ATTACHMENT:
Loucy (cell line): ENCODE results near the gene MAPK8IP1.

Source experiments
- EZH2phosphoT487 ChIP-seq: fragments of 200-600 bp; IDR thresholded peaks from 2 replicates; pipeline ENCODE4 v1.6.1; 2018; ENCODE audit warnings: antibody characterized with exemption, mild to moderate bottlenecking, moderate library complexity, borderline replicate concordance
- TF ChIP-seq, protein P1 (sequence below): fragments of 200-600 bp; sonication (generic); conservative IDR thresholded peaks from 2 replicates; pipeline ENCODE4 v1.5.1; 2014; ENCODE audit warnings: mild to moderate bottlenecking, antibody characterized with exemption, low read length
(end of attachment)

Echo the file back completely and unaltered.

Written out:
Loucy (cell line): ENCODE results near the gene MAPK8IP1.

Source experiments
- EZH2phosphoT487 ChIP-seq: fragments of 200-600 bp; IDR thresholded peaks from 2 replicates; pipeline ENCODE4 v1.6.1; 2018; ENCODE audit warnings: antibody characterized with exemption, mild to moderate bottlenecking, moderate library complexity, borderline replicate concordance
- TF ChIP-seq, protein P1 (sequence below): fragments of 200-600 bp; sonication (generic); conservative IDR thresholded peaks from 2 replicates; pipeline ENCODE4 v1.5.1; 2014; ENCODE audit warnings: mild to moderate bottlenecking, antibody characterized with exemption, low read length